7. Heat through for a further 5-10 minutes, but leave for a couple of minutes to cool before serving. Sausages can be mouth-blisteringly hot straight from the pan.

Make it Healthier:

I make this sausage casserole with vegetarian sausages all the time. No-one complains, I think a flavourful sauce is the key. If you would like to reduce the amount of sausages, or stretch a smaller pack to go further, sometimes I chop them in half or thirds after grilling.

Oh No, Help Me Fix It…!

Q: My sauce is too runny? My sauce is far too thick? My sauce is exploding all over the kitchen?

A: Tomato based sauces can usually take turning up the heat for a short while to cook away some liquid if you find it is too thin or runny. If you dilute a tomato-based sauce that is too thick with just water close to serving the dish, it does tend to dilute the flavour, which is not ideal. There are three choices, use water but let the dish cook a little longer, use an appropriate stock or tomato puree+water to dilute, but puree in particular does need time to cook out as it can make a dish bitter if you add it in close to serving. An exploding sauce–turn down the heat straight away and add some liquid.

 

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Baked Wild Salmon with a Lemon Butter Caper Sauce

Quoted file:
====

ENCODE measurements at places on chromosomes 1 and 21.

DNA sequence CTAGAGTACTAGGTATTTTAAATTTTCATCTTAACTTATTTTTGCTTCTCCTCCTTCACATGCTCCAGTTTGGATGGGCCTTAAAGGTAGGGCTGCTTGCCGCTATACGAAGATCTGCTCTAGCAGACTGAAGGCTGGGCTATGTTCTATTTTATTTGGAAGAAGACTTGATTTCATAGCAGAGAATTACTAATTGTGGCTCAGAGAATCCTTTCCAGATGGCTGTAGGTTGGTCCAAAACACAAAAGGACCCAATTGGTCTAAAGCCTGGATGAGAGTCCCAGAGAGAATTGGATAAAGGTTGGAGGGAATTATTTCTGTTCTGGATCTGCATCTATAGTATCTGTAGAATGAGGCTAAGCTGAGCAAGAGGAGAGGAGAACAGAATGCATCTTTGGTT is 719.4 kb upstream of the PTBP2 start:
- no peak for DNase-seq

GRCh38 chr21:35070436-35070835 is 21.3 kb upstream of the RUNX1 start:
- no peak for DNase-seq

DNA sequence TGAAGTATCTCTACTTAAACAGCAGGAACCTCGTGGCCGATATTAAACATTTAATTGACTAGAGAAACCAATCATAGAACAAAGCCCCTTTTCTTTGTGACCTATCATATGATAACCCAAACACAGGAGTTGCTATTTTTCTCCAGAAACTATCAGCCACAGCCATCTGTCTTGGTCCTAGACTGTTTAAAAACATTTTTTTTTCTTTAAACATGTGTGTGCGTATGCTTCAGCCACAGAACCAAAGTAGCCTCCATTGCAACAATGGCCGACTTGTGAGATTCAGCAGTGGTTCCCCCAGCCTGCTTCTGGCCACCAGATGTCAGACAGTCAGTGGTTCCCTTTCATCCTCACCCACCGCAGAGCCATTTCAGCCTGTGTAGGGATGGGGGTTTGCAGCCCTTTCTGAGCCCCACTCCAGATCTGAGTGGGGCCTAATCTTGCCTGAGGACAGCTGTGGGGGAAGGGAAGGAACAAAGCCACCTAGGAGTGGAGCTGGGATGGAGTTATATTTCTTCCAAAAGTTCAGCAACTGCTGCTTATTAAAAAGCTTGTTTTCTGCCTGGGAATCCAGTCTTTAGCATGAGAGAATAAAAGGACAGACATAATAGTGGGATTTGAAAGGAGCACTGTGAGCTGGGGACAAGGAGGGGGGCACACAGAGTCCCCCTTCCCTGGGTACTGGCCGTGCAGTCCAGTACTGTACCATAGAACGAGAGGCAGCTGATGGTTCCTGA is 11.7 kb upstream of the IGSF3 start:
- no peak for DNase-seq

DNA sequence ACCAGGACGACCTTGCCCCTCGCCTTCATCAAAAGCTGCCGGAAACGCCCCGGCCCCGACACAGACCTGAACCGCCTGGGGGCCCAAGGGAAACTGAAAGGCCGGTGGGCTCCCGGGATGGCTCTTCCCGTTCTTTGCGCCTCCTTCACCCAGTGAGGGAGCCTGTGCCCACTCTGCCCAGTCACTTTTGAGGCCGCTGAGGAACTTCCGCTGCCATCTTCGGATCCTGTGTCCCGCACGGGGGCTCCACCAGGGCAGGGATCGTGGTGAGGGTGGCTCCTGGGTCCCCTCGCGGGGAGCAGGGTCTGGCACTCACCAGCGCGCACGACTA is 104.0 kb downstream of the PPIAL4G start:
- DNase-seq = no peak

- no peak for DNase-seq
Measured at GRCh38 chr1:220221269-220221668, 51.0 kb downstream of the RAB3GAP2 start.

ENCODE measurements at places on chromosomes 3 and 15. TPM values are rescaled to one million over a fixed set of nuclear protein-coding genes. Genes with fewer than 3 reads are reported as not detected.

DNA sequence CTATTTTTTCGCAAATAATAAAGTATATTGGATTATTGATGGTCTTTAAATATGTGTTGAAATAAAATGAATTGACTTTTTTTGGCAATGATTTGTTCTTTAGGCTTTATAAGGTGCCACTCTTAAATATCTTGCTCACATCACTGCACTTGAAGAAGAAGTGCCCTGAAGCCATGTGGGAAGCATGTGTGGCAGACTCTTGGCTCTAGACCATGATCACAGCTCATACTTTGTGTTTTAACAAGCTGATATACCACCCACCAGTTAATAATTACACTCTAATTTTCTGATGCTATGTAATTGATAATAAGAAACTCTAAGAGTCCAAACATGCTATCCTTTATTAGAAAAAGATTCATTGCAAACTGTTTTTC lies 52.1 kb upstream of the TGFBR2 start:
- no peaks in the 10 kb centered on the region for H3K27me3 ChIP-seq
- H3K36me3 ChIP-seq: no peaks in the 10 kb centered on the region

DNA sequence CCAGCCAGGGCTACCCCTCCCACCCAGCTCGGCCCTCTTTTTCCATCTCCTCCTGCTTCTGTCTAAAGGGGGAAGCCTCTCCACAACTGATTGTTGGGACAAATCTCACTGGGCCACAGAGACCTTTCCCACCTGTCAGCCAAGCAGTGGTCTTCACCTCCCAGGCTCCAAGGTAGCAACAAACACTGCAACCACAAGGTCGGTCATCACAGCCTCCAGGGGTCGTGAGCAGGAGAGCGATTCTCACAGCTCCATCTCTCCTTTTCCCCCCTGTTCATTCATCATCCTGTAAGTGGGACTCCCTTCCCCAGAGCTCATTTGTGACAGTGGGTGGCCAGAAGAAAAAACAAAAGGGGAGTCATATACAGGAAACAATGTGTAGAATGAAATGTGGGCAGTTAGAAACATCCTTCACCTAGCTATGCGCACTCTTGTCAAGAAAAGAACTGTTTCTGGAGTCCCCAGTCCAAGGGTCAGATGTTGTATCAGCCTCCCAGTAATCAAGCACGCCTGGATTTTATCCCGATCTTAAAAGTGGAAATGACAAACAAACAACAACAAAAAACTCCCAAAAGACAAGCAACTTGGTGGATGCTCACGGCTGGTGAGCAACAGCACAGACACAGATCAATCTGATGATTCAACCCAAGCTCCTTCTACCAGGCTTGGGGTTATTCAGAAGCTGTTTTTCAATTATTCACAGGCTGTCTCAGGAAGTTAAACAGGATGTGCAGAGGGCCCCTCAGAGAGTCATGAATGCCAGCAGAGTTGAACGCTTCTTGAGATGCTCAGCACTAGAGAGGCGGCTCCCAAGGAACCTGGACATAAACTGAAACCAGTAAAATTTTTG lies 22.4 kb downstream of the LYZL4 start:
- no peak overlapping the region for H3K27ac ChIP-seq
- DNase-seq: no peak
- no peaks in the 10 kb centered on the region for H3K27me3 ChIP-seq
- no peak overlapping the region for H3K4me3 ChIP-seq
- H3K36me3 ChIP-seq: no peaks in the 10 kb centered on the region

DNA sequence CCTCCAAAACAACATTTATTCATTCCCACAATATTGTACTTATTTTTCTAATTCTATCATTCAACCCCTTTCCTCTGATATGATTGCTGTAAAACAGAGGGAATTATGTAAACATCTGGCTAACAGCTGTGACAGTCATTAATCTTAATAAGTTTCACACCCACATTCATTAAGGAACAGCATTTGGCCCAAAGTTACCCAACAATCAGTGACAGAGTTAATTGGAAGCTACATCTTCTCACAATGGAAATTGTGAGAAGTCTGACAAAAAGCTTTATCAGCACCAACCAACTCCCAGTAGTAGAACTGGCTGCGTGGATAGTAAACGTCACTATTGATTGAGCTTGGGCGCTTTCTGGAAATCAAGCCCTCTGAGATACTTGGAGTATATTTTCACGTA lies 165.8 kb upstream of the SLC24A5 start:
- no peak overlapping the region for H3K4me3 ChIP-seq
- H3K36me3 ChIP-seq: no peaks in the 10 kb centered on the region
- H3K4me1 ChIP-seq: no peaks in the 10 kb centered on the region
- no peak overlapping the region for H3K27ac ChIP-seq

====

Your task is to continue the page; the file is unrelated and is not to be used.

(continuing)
I had to blog this “recipe” as it is one of the tastiest dinners I have served up in a long time!

Best of all, the dish can be put together as a main meal in half an hour with a very few ingredients. So, hooray all round! Well, ticks my boxes.

In our family, we made a conscious choice a while ago to eat wild salmon, even if it meant we ate salmon less often due to the higher cost. I’m Scottish by origin, so I know the debates around wild salmon stocks, farmed salmon and pollution, creating and sustaining jobs in rural areas and the release of farmed fish into the ocean. But, for us it comes down to taste. Farmed salmon can be flabby, fatty and lacking in flavour. Wild salmon is firmer, arguably “healthier” and simply tastes better.

I serve the salmon fillet on a bed of crushed new potatoes with a little sauce drizzled over the tatties and then over the top of the fish. Side dishes–perhaps flash pan-fried samphire, or a steamed veg medley. This dish goes particularly well with baby sweetcorn in the medley.

Ingredients